e. A written charge must be filed with an assembly, must set forth the alleged offense, must specify the facts relied upon to support the written charge, including, as far as possible, the time and place of the offense, and must state whether a judicial hearing is requested.
f. A written charge shall not allege more than one offense. Several written charges against the same respondent may be presented and decided jointly, but a decision on each written charge must be made separately.
g. The complainant shall mail or otherwise deliver a copy of the written charge to the respondent at the same time as it is filed with the assembly.
h. Within sixty (60) days after the written charge is filed, the respondent shall file an answer with the assembly and shall mail or otherwise deliver a copy to the complainant. If the complainant did not request a judicial hearing, the respondent shall indicate in the answer whether a judicial hearing is requested.
i. Jurisdiction of assemblies
i) A written charge against a member of the CRC shall be filed by the complainant with the council of the local church of which the respondent is a member.
ii) A written charge against an assembly shall be filed by the complainant with the assembly next in order (the order being council, classis, and synod).
iii) A written charge against an agency, board, or committee, including its agent or employees, shall be filed by the complainant with the assembly to which the agency, board, or committee is responsible.
iv) If a council or an agency, board, or committee of classis is the respondent, the judicial hearing shall be before the classis and in accordance with the hearing procedures set forth in Sections 2-5.
v) If a classis or an agency, board, or committee of synod is the respondent, the judicial hearing shall be before the Judicial Code Committee in accordance with the procedures set forth in Sections 2-5.

Section 4: Pre-hearing Procedures

a. Except for good cause, the judicial hearing shall commence within six (6) months of the filing of written charges.
b. After consulting with the complainant and the respondent, the assembly shall set the time and place for the judicial hearing on the written charge. At least forty-five (45) days before the judicial hearing, the date must be fixed and the parties notified.
c. No later than thirty (30) days before the judicial hearing, the parties shall cause to be delivered to the other party and the assembly a list of witnesses to be called to testify and a copy of the exhibits to be offered at the judicial hearing. At the judicial hearing, each party shall be limited to the witnesses and the exhibits disclosed, unless the party can establish that the witness or exhibit was not discovered until after the deadline.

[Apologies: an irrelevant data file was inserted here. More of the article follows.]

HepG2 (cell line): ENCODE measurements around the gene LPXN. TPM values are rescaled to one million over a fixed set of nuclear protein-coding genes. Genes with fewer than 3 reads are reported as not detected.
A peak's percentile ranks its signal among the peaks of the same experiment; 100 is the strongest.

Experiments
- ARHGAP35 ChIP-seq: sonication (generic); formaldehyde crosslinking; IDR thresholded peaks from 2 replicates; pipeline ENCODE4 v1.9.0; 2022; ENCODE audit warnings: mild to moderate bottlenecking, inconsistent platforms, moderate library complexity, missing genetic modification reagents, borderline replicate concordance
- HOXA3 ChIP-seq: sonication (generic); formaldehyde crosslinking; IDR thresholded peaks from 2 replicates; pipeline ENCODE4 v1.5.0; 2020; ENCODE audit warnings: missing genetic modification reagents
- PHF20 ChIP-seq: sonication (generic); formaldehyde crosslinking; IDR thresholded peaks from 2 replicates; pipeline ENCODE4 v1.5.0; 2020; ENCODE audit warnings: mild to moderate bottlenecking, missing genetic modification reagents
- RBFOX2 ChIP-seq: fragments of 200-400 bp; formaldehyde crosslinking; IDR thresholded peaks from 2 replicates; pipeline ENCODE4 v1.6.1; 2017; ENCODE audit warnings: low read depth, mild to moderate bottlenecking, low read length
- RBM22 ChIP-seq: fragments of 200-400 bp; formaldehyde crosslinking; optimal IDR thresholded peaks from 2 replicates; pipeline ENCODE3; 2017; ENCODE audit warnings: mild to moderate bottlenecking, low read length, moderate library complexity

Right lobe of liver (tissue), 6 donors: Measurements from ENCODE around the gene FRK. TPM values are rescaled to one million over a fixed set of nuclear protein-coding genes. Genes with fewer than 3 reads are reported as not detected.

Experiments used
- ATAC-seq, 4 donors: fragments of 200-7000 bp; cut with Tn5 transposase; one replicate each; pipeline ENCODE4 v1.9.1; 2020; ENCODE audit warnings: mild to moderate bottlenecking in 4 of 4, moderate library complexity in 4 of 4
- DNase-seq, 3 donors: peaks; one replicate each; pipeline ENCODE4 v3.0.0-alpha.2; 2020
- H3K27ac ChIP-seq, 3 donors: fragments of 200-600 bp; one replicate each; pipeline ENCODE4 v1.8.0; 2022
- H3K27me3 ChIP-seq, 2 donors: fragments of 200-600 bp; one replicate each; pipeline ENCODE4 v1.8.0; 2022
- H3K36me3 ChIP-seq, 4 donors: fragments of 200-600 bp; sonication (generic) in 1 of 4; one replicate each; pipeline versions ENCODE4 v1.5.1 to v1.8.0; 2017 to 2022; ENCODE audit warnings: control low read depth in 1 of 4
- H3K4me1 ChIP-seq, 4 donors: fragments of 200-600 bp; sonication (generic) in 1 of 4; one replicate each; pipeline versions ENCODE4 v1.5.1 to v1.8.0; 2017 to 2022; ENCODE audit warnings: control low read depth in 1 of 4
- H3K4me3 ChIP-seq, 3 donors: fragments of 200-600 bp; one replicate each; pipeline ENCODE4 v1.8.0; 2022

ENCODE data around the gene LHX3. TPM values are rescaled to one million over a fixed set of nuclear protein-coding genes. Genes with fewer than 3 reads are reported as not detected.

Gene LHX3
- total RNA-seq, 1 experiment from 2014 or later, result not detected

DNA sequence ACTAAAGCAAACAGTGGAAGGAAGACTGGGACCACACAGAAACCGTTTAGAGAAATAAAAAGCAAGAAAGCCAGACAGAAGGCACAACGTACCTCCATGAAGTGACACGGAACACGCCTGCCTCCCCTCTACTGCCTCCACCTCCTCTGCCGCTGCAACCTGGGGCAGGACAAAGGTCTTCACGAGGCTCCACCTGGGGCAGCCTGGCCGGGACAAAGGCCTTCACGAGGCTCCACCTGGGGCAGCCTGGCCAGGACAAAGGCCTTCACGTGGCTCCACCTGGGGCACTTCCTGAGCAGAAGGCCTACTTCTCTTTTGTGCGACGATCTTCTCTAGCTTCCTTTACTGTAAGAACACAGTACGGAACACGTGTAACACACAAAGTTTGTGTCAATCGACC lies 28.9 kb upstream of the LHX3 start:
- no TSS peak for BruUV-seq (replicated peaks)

d. The assembly may, in its discretion, require further advance disclosures by the parties concerning the witnesses, documents, evidence, and arguments that they intend to present at the hearing.
e. When a written charge is  led with a council or classis, that council or classis shall serve as the judicial body, which shall include all members of the assembly except those who have a con ict of interest. Any members having a conflict of interest shall recuse themselves.
f. Either the complainant or the respondent may challenge the impartiality of a member on grounds of self-interest or that member’s relationship with or responsibility to a participant in the judicial hearing. If the assembly decides by majority vote that the challenge has merit, the member shall be recused from the judicial hearing.
g. Before the hearing, the assembly shall determine whether the written charges are substantial enough to warrant a hearing. This may be done by the assembly on the basis of the written charge, the answer, the proposed exhibits, and, if the assembly so desires, an informal conference with the parties and their representatives. The assembly may delegate the review of information and the informal conference to a committee, but after receiving a report from the committee, the assembly must make the determination. This determination shall be conducted in a con dential manner to protect the reputations of the people involved and to protect the impartiality of the judicial assembly if the charge moves forward. A decision by a council or a classis that a charge is not substantial may be appealed.